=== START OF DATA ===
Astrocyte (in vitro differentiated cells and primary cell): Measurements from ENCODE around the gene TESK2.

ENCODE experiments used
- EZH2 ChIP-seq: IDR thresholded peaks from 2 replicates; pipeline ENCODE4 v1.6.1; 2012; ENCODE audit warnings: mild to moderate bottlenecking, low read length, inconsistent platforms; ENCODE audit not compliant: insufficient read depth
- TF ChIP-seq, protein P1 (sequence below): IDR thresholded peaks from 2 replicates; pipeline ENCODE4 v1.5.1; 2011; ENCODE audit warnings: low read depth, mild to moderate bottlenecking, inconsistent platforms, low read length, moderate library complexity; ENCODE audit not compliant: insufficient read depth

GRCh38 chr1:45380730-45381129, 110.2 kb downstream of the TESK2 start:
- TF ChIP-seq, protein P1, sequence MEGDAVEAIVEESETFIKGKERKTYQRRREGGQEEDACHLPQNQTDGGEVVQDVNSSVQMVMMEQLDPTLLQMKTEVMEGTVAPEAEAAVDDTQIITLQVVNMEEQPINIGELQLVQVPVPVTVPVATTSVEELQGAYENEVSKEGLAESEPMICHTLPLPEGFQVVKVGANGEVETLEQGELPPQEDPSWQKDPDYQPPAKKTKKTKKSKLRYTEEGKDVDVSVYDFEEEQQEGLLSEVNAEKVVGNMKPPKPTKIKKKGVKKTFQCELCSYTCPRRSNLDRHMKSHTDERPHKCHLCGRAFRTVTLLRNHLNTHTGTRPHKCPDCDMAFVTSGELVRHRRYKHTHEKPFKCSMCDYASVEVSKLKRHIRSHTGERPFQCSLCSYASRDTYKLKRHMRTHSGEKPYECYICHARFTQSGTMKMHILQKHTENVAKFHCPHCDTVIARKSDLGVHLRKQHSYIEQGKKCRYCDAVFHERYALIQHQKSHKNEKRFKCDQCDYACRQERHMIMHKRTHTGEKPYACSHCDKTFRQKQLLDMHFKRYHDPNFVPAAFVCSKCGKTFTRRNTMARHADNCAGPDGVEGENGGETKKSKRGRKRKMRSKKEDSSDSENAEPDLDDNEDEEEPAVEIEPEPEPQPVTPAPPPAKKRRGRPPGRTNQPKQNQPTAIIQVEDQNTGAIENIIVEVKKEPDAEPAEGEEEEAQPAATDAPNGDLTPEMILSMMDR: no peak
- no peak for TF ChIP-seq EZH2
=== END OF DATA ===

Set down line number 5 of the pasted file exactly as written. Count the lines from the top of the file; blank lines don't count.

GRCh38 chr1:45380730-45381129, 110.2 kb downstream of the TESK2 start: